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The collar bone (clavicle), the shoulder blade (scapula) and the upper-arm bone (humerus) are the three bones which form part of the shoulder along with the tendons, ligaments and muscles. The most important shoulder joint is the glenohumeral joint followed by the acromioclavicular (AC) joint.

The coracromial ligament is located on top of the head of the humerus. This arch is made up the following structures: the Acromioclavicular joint, the Acromion, the Coracromial ligament (going from the anterolateral aspect of the coracoid process to the anteroinferior side of the acromion) and the Coracoid process.

Inside this vaulted arch are the rotator cuff and the long head of the biceps (LHB). The rotator cuff is made up of the four muscle tendons running from the scapula and inserted into the greater tubercle and the lesser tubercle. These muscles are the subscapularis, the supraspinatus, the infraspinatus and the teres minor. The function of the rotator cuff is to counter the action of the deltoid muscle which tends to elevate the humerus and thus stabilise the shoulder joint. During the 60º movement this torque force causes the humeral head to rotate. At the same time the rotator cuff performs external flexion and rotation.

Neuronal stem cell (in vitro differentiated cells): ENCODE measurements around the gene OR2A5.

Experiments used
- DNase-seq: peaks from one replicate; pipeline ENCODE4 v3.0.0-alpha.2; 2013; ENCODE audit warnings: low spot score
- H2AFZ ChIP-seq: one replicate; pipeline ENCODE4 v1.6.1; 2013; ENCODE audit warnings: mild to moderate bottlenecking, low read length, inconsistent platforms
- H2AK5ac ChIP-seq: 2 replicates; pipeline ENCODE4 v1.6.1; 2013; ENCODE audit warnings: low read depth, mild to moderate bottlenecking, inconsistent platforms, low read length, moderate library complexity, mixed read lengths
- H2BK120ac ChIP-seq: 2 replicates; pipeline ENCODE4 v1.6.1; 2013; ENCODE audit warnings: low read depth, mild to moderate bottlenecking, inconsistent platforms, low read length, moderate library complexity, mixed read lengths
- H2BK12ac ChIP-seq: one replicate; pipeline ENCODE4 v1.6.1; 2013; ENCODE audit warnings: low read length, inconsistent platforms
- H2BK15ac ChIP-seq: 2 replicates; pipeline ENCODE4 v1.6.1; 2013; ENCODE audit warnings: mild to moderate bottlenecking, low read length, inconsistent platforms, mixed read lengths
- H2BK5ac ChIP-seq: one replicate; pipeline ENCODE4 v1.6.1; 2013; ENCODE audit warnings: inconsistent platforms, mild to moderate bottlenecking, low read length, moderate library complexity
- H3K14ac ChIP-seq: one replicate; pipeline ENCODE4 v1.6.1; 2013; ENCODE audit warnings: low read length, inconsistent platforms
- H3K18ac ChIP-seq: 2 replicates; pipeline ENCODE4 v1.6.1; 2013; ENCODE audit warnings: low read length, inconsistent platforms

The tendon pertaining to the long section of the biceps is inserted into the supraglenoid tubercle of the scapula. This fits between the supraspinatus and subscapularis muscles. The long tendon of the biceps should be considered from a functional point of view as part of the rotator cuff.

The Arthroscopic Surgery Unit has a team of specialist surgeons to attend to patients with articular (joint) and periarticular problems. It also has a team of nurses and physiotherapists responsible for reducing recovery times which monitors and supervises patients at all times.

The UCA is a pioneer in the biological treatment of arthrosis injuries using Plasma Rich in Growth Factors (PRGF®-Endoret®) Technology.